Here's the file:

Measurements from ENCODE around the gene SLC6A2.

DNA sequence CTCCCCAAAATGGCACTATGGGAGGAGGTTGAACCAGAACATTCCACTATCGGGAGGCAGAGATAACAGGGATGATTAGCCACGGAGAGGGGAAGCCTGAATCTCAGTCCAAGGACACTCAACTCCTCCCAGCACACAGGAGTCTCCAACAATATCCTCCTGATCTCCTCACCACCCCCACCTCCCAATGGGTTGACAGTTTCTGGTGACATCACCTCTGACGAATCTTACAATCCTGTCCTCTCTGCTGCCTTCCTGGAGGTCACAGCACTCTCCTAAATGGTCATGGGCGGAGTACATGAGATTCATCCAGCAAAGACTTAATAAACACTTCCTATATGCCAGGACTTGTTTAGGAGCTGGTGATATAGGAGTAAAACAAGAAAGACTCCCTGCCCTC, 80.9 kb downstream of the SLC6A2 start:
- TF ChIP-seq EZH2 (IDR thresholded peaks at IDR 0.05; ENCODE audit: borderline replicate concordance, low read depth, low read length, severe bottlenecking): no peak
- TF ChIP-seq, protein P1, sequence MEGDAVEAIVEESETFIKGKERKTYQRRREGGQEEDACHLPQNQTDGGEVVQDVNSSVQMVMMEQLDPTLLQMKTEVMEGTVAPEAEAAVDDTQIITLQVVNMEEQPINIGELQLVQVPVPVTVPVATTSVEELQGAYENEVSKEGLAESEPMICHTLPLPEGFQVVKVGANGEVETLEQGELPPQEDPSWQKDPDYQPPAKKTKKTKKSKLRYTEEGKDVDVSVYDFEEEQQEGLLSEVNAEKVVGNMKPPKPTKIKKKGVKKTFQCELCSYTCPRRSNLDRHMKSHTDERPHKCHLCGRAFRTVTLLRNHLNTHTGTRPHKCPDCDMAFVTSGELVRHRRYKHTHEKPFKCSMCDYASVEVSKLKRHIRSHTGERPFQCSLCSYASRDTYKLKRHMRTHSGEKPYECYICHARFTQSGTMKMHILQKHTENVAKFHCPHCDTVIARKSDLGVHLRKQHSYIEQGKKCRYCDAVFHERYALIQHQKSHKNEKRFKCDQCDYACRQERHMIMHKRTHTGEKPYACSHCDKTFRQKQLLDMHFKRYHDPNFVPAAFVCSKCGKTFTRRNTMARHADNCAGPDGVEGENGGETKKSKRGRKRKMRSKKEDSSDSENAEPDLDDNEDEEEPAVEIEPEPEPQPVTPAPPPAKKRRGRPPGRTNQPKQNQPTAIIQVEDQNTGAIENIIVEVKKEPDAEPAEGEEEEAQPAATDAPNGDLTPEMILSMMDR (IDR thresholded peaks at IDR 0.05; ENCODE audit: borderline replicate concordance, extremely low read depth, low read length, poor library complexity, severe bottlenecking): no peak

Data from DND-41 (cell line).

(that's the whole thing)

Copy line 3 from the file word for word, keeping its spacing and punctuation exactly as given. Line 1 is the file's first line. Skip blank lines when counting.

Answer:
- TF ChIP-seq EZH2 (IDR thresholded peaks at IDR 0.05; ENCODE audit: borderline replicate concordance, low read depth, low read length, severe bottlenecking): no peak